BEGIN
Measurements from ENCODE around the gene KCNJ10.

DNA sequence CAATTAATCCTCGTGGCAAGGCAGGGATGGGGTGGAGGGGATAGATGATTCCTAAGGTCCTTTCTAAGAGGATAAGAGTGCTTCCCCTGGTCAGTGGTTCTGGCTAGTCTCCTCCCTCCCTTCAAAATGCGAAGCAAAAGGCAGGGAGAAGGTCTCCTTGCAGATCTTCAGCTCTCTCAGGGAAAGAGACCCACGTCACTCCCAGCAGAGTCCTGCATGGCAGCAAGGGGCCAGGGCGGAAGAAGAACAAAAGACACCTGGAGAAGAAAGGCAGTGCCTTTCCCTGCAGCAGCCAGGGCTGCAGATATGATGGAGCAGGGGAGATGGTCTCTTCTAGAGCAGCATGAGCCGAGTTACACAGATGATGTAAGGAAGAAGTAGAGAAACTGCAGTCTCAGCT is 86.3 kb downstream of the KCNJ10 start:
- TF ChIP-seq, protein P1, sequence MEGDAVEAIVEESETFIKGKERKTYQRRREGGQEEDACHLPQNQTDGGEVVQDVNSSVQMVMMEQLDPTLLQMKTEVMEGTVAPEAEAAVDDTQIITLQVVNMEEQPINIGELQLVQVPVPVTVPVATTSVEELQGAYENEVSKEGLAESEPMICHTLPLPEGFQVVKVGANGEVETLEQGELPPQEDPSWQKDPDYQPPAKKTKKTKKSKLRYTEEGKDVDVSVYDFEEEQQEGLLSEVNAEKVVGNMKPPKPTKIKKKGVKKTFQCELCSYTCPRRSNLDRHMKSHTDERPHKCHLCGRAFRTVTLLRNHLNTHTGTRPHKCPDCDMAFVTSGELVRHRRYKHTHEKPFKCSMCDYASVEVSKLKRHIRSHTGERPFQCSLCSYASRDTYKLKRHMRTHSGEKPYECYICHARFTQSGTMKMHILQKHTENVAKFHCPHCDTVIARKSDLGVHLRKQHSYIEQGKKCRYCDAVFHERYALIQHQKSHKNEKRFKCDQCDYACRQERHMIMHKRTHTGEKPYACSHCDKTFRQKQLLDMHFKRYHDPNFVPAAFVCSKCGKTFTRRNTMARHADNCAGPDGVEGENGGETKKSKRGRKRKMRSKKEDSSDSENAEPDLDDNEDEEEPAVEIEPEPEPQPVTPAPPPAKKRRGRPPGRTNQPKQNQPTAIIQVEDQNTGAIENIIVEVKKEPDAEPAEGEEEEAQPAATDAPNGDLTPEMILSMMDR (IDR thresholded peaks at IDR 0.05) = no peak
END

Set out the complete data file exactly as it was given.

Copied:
Measurements from ENCODE around the gene KCNJ10.

DNA sequence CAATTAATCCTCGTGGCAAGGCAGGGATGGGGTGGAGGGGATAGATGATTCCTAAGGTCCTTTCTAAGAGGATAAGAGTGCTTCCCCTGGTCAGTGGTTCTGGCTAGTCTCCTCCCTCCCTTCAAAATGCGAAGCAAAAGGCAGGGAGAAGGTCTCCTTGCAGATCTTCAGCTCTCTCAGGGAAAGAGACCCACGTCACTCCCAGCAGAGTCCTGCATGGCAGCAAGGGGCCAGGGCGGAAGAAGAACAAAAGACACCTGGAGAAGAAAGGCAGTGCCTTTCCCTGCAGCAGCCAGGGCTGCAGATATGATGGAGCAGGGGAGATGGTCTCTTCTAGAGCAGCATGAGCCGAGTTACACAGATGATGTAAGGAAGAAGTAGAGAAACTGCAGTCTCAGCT is 86.3 kb downstream of the KCNJ10 start:
- TF ChIP-seq, protein P1, sequence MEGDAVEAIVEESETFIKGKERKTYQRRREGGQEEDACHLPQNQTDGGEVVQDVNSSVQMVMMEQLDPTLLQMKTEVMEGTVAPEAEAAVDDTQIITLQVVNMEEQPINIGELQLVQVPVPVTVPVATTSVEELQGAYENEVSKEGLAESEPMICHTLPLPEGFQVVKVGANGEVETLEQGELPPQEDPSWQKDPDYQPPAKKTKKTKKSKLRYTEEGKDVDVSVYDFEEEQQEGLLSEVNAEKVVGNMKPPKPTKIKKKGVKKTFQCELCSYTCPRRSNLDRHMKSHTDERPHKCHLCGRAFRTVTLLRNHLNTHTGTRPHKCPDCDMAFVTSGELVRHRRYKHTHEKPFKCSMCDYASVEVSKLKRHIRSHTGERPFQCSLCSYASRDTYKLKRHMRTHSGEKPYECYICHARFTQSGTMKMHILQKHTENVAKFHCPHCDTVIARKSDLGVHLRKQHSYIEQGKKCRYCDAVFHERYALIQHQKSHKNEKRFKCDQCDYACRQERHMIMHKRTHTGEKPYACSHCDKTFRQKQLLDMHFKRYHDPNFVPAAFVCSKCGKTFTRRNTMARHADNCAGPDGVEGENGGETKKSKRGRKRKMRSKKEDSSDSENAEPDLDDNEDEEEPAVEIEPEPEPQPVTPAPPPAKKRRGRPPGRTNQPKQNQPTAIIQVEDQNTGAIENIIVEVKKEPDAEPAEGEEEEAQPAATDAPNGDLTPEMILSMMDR (IDR thresholded peaks at IDR 0.05) = no peak